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Treatment-seeking patients with binge-eating disorder in the Swedish national registers: clinical course and psychiatric comorbidity
Department of Medical Epidemiology and Biostatistics, Karolinska Institutet, Stockholm, Sweden.
Department of Medical Epidemiology and Biostatistics, Karolinska Institutet, Stockholm, Sweden.
Department of Psychiatry, University of North Carolina, Chapell Hill, USA.
Stockholm Centre for Eating Disorders, Stockholm, Sweden; Department of Clinical Neuroscience, Karolinska Institutet, Stockholm, Sweden.
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2016 (English)In: BMC Psychiatry, ISSN 1471-244X, E-ISSN 1471-244X, Vol. 16, no 163Article in journal (Refereed) Published
Abstract [en]

Background: We linked extensive longitudinal data from the Swedish national eating disorders quality registers and patient registers to explore clinical characteristics at diagnosis, diagnostic flux, psychiatric comorbidity, and suicide attempts in 850 individuals diagnosed with binge-eating disorder (BED).

Method: Cases were all individuals who met criteria for BED in the quality registers (N = 850). We identified 10 controls for each identified case from the Multi-Generation Register matched on sex, and year, month, and county of birth. We evaluated characteristics of individuals with BED at evaluation and explored diagnostic flux across eating disorders presentations between evaluation and one-year follow-up. We applied conditional logistic regression models to assess the association of BED with each comorbid psychiatric disorder and with suicide attempts and explored whether risk for depression and suicide were differentially elevated in individuals with BED with or without comorbid obesity.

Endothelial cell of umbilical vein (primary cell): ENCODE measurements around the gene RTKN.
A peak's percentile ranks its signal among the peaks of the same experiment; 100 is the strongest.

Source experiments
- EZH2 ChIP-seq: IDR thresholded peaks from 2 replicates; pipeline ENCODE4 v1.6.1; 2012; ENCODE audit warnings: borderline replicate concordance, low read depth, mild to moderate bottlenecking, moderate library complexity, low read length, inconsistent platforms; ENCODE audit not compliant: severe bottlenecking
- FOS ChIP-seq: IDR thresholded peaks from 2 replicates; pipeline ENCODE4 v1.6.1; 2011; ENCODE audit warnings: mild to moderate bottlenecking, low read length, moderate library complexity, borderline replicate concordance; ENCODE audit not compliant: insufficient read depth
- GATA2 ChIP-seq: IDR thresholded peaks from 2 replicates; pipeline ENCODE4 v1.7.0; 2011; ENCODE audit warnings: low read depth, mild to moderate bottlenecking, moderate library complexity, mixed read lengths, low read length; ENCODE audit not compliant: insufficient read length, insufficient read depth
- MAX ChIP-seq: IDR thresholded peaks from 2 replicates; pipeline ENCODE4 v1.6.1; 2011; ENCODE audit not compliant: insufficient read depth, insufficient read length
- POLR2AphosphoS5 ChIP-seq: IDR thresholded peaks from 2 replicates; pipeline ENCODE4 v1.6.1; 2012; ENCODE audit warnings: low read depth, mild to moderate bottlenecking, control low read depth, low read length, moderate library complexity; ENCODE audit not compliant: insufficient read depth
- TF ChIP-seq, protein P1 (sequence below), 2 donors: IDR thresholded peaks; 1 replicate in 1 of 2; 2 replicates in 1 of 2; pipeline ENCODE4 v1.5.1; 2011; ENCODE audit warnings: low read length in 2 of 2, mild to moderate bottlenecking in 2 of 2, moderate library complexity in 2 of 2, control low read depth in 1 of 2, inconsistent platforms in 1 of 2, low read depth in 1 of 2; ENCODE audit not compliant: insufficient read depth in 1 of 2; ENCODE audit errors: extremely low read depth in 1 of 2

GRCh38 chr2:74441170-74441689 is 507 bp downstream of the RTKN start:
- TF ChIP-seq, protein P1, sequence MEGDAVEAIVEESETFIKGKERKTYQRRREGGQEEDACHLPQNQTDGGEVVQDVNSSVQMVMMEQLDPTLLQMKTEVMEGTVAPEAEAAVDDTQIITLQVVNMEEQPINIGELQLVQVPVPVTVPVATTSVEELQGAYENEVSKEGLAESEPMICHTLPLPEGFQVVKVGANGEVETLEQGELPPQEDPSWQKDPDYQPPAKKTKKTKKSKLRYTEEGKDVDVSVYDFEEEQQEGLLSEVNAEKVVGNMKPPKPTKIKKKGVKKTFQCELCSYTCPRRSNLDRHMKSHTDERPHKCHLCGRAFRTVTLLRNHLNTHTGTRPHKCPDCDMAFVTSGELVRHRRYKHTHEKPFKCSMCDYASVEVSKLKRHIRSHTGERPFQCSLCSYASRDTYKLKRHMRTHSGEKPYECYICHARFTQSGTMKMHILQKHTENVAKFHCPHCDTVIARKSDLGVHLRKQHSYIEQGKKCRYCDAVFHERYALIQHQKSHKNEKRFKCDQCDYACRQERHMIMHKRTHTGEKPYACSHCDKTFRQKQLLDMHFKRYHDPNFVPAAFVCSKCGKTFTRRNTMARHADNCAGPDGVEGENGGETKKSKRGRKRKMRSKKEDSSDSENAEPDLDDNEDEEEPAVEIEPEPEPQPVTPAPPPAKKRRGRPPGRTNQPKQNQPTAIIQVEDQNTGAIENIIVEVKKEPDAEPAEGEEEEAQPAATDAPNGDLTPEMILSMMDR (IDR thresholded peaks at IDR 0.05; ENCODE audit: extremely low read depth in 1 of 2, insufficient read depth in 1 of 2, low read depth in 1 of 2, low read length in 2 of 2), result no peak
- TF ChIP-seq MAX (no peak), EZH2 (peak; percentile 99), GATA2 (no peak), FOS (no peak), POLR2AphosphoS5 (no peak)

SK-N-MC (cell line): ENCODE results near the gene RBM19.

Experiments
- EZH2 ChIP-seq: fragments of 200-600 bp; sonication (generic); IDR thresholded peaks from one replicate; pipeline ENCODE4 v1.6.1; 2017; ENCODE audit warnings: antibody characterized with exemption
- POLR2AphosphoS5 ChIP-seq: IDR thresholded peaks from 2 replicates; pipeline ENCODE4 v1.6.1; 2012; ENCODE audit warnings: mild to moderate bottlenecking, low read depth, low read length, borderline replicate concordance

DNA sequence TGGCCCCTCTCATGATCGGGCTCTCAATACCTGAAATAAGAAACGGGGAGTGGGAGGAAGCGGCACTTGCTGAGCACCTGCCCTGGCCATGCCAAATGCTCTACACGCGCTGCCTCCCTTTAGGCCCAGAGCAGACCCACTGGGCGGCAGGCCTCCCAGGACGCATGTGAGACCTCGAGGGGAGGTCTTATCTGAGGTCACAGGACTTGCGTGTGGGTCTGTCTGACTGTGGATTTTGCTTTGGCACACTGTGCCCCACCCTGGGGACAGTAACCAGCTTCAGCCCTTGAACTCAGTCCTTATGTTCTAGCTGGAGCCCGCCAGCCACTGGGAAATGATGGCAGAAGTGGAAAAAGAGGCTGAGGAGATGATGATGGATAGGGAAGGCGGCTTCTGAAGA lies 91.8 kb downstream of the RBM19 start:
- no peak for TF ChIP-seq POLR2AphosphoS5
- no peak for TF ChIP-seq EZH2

Results: BED shows considerable diagnostic flux with other eating disorders over time, carries high psychiatric comorbidity burden with other eating disorders (OR 85.8; 95 % CI: 61.6, 119.4), major depressive disorder (OR 7.6; 95 % CI: 6.2, 9.3), bipolar disorder (OR 7.5; 95 % CI: 4.8, 11.9), anxiety disorders (OR 5.2; 95 % CI: 4.2, 6.4), and post-traumatic stress disorder (OR 4.3; 95 % CI: 3.2, 5.7) and is associated with elevated risk for suicide attempts (OR 1.8; 95 % CI: 1.2, 2.7). Depression and suicide attempt risk were elevated in individuals with BED with and without comorbid obesity.

Conclusions Considerable flux occurs across BED and other eating disorder diagnoses. The high psychiatric comorbidity and suicide risk underscore the severity and clinical complexity of BED.

Place, publisher, year, edition, pages
London, United Kingdom: BioMed Central, 2016. Vol. 16, no 163
Keyword [en]
Binge-eating disorder, Comorbidity, Suicide, Eating disorders
National Category
Medical and Health Sciences Psychiatry
Identifiers
URN: urn:nbn:se:oru:diva-54632DOI: 10.1186/s12888-016-0840-7ISI: 000377067200003PubMedID: 27230675Scopus ID: 2-s2.0-84973375414OAI: oai:DiVA.org:oru-54632DiVA, id: diva2:1064481
Available from: 2017-01-12 Created: 2017-01-12 Last updated: 2017-11-29Bibliographically approved

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